NetIQ Identity Manager is a great product for managing identities, roles, and passwords.
There are lots of components to it which can be pretty confusing. One nice thing is that much of the work is managed and modeled in an Eclipse based tool called Designer for Identity Manager. Henceforth referred to as simply Designer. (There once was a Designer for Extend Composer, of which only the Integration Activity in Workflows remains.)
I have written some articles about Designer which you can read here:
I have written a book, which focuses on how the DirXML Script language in NetIQ Identity Manager works, with almost all screen shots being taken from Designer, in which you would use the language.
You can buy a paper, electronic, or site license copy if you would like.
With the last few major revisions of Designer, they have added an Online Update channel for Designer, and between major releases of the product they release Auto Update releases. The latest release (as of this writing) is Auto Update 3.
When a new release comes out, it is fun to try and figure out what is new in this release. With Auto Update 2 we got some really cool new features like Policy compares. Previously we could compare the project in Designer, to its deployed state in the Identity Vault. In Auto Update 2 we got the ability to use that compare facility, against data exclusively in Designer.
We can now compare:
The first, Dirty package customizations, is awesome. It means that when you look at the Packages tab of your driver in Designer and see, oh no, it is dirty, with changes. Before all you could do was Revert Customizations. Now we can Compare Customizations, and see a report of all the changes you made. Then you can decide what to do with useful insight.
The second is great for people like me, Package to Package comparisons. What this means is when NetIQ releases version 2.01 of the driver package you have deployed as 2.00 and the Readme is less than compelling in terms of details, you can actually easily see what changed. Just compare the 2.01 version to the 2.00 package from the Package Catalog. Now you get a report of all the differences between the two packages. I see this as a article generating tool. Imagine if we could get folk to write an article explaining all the differences between the various versions of the packages. How useful would that be, when it comes times to upgrade and you want to be sure the change won’t cause issues in your system. If the changes are all cosmetic, no big deal to upgrade. If there are huge changes, you probably want to spend some time figuring out if they will matter. But now you can actually know the answer to the question of what changed. Huge improvement.
The third is much the same as the package level compare, but at a smaller scale and lets you compare two objects.
There was more in Auto Update 2, but that was my favorite part. Alas, the Auto Update 3 both adds some equally interesting new things and bug fixes, but they are not quite usable yet. Several of the most interesting new features require an upgrade for Identity Manager to be able to use. Which is frustrating, but sort of the nature of the beast. That is, the tool to manage the new features needs to be available as well as the underlying code for the new features. Since there are other bug fixes and new things in the upgrade, it makes sense to release it earlier than the engine upgrade. I assume the engine upgrade will follow soon after, but no sign as of this writing. But I shall remain patient.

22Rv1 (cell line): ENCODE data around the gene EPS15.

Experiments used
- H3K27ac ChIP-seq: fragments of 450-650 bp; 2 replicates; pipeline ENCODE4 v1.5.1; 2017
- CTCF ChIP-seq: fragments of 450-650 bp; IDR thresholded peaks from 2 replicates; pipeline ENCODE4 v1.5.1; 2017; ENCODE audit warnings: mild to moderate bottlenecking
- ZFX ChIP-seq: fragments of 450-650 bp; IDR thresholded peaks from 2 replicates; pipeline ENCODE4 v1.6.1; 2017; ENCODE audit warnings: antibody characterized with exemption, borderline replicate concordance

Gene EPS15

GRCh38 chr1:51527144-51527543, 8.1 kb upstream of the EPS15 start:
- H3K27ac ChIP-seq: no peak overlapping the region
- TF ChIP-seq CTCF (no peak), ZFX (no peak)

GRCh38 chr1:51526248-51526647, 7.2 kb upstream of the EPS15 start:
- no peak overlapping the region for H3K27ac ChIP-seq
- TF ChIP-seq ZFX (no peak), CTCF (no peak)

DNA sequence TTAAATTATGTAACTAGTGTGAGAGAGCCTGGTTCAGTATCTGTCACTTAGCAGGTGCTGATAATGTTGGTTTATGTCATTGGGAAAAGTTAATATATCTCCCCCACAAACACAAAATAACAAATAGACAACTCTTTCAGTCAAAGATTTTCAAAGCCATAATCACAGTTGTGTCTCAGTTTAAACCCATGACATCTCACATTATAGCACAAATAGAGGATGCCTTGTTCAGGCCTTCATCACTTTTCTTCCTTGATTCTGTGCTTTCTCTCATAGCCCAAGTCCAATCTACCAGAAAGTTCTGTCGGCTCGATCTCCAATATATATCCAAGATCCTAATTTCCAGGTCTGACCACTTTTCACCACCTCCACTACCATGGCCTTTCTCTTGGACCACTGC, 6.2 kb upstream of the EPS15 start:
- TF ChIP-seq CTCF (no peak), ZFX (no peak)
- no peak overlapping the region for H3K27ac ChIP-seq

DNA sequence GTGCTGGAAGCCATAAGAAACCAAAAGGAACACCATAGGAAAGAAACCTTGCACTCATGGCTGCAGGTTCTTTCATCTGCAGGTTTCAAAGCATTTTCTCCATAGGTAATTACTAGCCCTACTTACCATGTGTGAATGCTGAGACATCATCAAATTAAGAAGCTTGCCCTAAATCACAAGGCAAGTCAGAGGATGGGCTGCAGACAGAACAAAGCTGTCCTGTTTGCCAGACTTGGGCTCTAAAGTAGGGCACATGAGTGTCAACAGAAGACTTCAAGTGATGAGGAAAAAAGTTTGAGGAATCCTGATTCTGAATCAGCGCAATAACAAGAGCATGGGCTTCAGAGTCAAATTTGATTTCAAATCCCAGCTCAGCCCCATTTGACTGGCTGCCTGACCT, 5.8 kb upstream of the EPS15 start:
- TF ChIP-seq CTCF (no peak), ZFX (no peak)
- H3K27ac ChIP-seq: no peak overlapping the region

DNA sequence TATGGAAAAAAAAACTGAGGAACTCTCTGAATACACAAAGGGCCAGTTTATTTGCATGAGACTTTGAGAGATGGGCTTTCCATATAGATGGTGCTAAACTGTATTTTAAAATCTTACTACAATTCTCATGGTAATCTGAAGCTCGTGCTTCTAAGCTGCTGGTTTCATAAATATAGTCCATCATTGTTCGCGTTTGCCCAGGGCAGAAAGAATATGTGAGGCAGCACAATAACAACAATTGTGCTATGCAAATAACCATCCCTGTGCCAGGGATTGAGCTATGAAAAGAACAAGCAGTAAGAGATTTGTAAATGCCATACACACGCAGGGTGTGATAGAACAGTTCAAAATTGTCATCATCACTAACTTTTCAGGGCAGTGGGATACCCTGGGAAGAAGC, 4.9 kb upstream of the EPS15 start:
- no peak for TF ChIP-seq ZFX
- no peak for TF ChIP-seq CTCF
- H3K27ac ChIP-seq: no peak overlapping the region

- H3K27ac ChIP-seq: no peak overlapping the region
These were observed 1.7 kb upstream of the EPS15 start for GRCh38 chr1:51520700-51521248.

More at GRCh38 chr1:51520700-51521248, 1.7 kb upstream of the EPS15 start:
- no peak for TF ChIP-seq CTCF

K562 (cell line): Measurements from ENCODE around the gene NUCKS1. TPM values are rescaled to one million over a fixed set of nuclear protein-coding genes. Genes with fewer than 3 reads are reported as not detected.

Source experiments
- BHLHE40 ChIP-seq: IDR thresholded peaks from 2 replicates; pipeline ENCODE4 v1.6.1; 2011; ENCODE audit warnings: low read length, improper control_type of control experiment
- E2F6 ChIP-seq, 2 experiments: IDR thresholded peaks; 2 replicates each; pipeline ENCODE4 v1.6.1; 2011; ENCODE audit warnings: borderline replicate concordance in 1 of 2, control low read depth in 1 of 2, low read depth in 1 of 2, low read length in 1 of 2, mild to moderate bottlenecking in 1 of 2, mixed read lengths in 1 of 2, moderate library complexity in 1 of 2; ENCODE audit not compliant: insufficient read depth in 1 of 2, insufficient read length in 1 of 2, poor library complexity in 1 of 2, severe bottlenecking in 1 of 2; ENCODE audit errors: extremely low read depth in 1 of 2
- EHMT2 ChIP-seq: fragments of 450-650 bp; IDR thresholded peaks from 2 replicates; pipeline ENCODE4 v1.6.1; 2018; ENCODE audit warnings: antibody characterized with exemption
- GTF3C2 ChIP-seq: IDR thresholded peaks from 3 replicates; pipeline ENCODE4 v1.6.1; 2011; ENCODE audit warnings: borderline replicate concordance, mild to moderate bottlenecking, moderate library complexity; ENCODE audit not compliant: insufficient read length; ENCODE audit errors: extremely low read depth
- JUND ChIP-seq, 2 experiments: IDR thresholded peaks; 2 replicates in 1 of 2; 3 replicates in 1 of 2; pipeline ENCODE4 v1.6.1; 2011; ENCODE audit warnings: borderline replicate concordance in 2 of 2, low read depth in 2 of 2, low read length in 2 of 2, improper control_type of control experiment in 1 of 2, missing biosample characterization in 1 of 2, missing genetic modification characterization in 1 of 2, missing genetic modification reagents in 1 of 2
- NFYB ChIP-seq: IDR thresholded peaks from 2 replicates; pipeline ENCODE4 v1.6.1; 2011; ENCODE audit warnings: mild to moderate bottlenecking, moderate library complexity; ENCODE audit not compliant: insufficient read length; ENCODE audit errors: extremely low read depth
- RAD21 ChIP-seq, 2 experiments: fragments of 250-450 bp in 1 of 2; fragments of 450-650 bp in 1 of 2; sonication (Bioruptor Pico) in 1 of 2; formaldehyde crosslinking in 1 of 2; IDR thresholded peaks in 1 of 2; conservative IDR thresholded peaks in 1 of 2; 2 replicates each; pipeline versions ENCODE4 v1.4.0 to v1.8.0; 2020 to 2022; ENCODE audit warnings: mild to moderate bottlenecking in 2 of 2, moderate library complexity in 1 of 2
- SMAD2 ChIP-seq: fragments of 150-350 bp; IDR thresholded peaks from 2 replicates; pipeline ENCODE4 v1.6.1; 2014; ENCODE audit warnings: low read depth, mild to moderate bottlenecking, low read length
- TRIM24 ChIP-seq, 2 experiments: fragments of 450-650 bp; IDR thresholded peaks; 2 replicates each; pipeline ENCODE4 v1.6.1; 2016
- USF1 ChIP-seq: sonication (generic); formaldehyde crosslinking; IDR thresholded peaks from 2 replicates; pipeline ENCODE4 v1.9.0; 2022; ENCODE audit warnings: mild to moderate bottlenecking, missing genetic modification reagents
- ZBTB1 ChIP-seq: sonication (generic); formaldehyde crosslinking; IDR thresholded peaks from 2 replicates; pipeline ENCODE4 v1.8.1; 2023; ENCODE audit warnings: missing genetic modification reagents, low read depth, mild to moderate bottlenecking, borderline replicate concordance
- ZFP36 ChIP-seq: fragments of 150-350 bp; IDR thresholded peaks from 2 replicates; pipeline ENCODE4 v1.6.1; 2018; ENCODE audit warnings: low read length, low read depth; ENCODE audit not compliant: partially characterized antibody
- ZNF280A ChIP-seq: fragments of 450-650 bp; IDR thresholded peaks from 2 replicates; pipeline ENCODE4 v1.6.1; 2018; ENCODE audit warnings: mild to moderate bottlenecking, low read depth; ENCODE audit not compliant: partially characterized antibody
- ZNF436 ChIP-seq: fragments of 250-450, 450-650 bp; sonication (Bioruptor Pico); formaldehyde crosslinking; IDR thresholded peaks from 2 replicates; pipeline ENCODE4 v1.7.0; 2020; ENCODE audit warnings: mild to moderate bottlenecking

The first new feature of interest is defined as:
The Driver Policy set view includes two new policy sets, “Startup” and “Shutdown”. Policies on these new policy sets are executed during driver startup and shutdown, respectively. These policy sets are shown if the IDM engine version is 184.108.40.206 or greater.
As you can see, this expects an engine of 220.127.116.11 which implies, IDM 4.02 with SP3 or patch 3. Depending on how they call it. For IDM 4.02, the Patch 1 and Patch 2 releases, updated the engine version string 18.104.22.168 and 22.214.171.124 respectively, so Patch 3 makes sense.
Alas, you cannot set an engine version by hand in Designer to these levels. Only values in the format of 3.5, 3.51, 3.6, 3.61, 4.00, 4.01, 4.02 style values are allowed. (Go try it yourself. Identity Vault icon in the Modeler view, right click and select Properties. select the Servers tabs, pick one and Edit it. You will see you can specify the engine version as I suggested, as well as Standard vs Advanced Edition (if you picked 4.0 and higher as the engine level. Obviously IDM below 4.00 did not have this distinction). Interestingly, Bundle Edition is not an option, which probably makes sense, since licensing on Bundle Edition is enforced by the license auditing process. Might be nice to have Bundle Edition as an option so that perhaps you would get a warning if you try to use a driver that exceeds the Bundle Edition license. Thus you cannot set an engine to 126.96.36.199 right now, so I am curious how Designer will know this information. Of course, since that version of the engine is not released, I cannot quite try the Live button next to the version, to go get it from the vault and see if it differs.
Anyway, this is a very interesting addition to IDM. The fishbone diagram, so familiar from iManager (sideways) and Designer (up and down view) is actually getting an update! There will be two new policy sets. Startup and Shutdown. I do not know where they will be placed, and am very curious to see how they are graphically represented. (Darn it, now I will have to go update my book with some new screen shots. That sucks!)